Michael Izza (CEO of the ICAEW) has published a blog post today entitled "Chartered accountants and tax evasion". Oddly though his first sentence deals with tax avoidance, not evasion, specifically the Times campaign against tax avoidance.
He goes on to say:
"I believe that there is no place for our profession in the creation or maintenance of these sorts of tax schemes...Sadly Michael has missed an opportunity to stand up against the media and political witch hunt that is threatening both legitimate tax avoidance and the profession itself.
In these difficult times, any ICAEW Chartered Accountants who are engaged in the kinds of schemes highlighted in The Times need to look at themselves in the mirror and ask – am I upholding the honour and reputation of ICAEW Chartered Accountants and am I seen to be doing that? If the answer is no then they need to ask themselves whether they want to belong to our profession or not? "
Instead of calling for the simplification of the tax system, which would kill many complex tax avoidance schemes stone dead, he kowtows to the pressure of the media and political witch hunt and implies that the ICAEW wants members who offer legal tax schemes which the ICAEW does not approve of to leave the ICAEW.
As Jason Selig commented the other day on the ICAEW Group discussion about tax avoidance on LinkedIn:
"How is this a moral question?- there is no "right" or "wrong" about paying tax.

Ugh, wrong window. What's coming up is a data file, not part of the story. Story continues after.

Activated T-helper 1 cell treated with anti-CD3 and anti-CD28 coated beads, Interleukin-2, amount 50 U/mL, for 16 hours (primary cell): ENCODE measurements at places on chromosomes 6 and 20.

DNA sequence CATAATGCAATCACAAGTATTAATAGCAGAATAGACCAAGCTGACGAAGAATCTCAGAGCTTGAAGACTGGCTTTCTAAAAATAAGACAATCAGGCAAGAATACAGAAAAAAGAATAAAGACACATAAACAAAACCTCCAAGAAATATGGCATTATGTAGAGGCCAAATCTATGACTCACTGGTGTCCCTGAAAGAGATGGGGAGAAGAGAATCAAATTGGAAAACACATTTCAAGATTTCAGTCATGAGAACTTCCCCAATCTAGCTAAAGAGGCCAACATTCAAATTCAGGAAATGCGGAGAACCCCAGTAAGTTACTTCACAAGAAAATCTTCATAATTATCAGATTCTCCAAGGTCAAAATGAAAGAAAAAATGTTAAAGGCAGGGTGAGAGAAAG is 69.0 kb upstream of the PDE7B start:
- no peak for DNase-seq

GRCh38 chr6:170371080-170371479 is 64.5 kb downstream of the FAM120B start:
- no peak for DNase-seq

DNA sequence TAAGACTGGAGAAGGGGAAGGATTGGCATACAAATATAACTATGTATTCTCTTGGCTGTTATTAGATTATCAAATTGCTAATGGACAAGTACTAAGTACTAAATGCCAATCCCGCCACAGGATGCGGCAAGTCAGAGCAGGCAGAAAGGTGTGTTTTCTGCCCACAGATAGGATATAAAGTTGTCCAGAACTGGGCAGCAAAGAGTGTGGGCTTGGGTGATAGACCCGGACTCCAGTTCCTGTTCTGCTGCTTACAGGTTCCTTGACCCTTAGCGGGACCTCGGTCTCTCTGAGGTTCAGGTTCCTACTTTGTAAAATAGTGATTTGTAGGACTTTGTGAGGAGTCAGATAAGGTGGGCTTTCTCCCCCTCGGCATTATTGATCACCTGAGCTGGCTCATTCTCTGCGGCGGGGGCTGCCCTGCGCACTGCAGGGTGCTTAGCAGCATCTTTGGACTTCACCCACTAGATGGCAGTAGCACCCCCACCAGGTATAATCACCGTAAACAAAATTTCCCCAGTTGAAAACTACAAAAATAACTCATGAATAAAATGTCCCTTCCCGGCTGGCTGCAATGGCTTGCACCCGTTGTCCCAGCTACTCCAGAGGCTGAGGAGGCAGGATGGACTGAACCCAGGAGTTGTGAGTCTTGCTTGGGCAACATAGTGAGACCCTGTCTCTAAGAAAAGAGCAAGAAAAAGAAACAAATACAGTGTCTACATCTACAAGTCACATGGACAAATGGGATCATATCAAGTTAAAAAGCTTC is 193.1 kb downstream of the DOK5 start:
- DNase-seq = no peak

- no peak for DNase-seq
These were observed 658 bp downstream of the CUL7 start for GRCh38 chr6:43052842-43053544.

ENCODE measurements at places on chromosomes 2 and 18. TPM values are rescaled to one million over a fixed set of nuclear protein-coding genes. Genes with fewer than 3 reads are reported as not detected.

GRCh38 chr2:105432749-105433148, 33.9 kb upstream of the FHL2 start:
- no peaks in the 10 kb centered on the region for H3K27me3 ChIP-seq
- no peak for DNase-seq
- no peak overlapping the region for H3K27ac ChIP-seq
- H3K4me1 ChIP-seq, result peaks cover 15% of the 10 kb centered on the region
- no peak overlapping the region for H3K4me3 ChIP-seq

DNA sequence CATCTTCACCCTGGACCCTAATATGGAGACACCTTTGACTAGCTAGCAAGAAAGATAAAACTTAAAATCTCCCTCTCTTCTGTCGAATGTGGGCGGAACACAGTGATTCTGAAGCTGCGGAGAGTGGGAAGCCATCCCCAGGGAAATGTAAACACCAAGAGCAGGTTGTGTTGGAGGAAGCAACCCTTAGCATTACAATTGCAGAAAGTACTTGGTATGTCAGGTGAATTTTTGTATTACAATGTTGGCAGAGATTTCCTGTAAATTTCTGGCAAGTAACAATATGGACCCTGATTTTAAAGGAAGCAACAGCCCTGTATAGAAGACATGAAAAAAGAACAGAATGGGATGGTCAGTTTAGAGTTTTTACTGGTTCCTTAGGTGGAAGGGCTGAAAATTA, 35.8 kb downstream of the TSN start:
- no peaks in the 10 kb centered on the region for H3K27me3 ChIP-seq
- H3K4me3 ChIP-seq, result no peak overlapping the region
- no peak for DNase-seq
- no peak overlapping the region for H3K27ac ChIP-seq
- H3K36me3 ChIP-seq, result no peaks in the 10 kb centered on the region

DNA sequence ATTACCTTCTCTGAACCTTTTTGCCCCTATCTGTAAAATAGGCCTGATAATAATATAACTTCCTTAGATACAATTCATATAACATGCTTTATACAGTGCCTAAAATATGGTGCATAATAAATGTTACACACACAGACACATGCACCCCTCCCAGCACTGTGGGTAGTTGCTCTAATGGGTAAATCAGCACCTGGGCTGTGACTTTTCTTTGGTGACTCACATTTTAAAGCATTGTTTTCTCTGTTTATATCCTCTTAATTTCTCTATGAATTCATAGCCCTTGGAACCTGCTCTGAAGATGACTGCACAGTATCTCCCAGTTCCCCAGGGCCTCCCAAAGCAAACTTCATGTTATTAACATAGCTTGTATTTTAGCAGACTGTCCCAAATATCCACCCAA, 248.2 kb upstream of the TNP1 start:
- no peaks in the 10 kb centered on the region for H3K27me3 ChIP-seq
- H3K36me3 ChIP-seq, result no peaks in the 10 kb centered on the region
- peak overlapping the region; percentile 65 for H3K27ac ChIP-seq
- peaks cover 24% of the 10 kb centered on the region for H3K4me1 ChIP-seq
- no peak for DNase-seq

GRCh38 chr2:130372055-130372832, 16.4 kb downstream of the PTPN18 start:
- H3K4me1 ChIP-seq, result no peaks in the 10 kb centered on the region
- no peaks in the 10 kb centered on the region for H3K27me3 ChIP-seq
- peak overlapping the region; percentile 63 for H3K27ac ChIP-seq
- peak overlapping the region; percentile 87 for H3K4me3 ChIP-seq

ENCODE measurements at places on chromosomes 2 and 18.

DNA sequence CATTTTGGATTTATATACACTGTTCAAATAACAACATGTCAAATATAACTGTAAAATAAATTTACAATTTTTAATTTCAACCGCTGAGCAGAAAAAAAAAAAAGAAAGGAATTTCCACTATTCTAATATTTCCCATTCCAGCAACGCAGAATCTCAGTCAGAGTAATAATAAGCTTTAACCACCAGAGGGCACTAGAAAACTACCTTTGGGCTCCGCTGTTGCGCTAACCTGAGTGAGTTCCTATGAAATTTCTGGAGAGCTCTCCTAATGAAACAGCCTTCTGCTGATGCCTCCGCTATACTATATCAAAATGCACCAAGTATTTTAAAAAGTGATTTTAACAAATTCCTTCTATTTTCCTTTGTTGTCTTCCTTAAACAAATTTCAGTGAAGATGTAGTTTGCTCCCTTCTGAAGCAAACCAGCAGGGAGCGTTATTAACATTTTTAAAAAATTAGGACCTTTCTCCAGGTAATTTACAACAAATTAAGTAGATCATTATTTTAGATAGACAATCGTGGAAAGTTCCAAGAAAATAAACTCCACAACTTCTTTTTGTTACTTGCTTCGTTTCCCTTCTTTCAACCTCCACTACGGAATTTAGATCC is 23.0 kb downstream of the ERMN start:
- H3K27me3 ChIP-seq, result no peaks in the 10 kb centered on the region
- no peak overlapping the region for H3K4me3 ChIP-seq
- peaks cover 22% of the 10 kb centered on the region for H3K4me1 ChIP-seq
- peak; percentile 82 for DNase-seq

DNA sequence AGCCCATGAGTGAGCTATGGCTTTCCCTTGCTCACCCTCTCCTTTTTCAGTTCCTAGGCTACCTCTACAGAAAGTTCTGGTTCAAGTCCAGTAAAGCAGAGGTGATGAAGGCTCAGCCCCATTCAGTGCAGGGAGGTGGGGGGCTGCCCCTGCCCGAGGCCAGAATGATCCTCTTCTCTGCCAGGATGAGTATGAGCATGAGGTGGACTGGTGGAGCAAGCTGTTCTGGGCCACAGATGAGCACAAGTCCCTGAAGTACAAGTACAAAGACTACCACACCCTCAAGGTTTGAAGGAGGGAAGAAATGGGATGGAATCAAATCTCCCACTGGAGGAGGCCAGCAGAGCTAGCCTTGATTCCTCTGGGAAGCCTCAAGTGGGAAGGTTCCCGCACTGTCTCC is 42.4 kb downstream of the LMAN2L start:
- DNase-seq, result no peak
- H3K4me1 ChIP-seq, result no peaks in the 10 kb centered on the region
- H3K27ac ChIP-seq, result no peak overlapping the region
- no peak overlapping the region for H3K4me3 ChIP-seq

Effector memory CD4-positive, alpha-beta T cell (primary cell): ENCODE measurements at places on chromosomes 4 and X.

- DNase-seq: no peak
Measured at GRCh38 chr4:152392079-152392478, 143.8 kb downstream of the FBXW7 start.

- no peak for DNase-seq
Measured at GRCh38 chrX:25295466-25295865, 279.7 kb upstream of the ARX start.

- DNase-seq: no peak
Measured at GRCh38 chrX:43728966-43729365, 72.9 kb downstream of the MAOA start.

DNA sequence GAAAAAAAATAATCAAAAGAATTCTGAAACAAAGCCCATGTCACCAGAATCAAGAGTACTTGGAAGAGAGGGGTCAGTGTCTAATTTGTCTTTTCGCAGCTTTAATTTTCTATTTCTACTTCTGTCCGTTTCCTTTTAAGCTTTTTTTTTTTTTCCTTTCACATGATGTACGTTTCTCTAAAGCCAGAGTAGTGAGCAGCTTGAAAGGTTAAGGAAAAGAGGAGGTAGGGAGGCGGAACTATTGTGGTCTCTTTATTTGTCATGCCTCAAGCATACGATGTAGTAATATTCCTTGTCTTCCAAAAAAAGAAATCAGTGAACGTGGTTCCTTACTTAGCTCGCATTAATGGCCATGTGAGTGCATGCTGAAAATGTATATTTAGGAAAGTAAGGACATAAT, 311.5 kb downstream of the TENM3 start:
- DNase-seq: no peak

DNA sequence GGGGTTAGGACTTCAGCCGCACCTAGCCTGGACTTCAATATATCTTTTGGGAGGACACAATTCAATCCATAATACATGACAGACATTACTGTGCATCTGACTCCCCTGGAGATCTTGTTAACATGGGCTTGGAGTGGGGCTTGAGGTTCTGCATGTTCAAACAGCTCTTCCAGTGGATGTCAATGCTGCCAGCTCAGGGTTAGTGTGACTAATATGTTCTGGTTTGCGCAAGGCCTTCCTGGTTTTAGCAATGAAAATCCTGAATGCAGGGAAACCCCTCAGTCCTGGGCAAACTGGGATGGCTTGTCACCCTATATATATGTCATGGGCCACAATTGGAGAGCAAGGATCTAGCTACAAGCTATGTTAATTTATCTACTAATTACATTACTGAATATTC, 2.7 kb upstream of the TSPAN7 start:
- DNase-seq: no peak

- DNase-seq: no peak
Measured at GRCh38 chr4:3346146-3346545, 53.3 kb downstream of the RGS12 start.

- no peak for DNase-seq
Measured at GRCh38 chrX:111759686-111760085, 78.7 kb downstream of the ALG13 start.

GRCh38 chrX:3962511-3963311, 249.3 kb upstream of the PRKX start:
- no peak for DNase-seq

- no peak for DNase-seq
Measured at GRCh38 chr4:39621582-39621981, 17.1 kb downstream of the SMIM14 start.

Is it moral to save for a pension or open an ISA or invest in an EIS scheme?
All of them save tax and if it wasn't for the tax break you wouldn't do them. A tax adviser is under a "moral" obligation to offer these kind of schemes to clients and warn about the ramifications, tax investigation, exposure in the media of actually doing them.
To fail to offer the schemes where relevant would be potentially negligent.
You may find them repugnant - as do I in some of the more aggressive schemes such as K2, and my advice to clients is not to enter into them - but that's not my call it's the client's - the fact is it's legal and fully disclosed on the tax returns - if HMRC want to challenge there is a legal process that allows them to do so. "
As I noted the other day on my HMRC site:
"Avoidance is a perfectly normal human thing to try to do, the politicians are not in a position to lecture the rest of us on 'morality'."The media and politicians lecturing us on morality is as natural as a cat walking on its hind legs.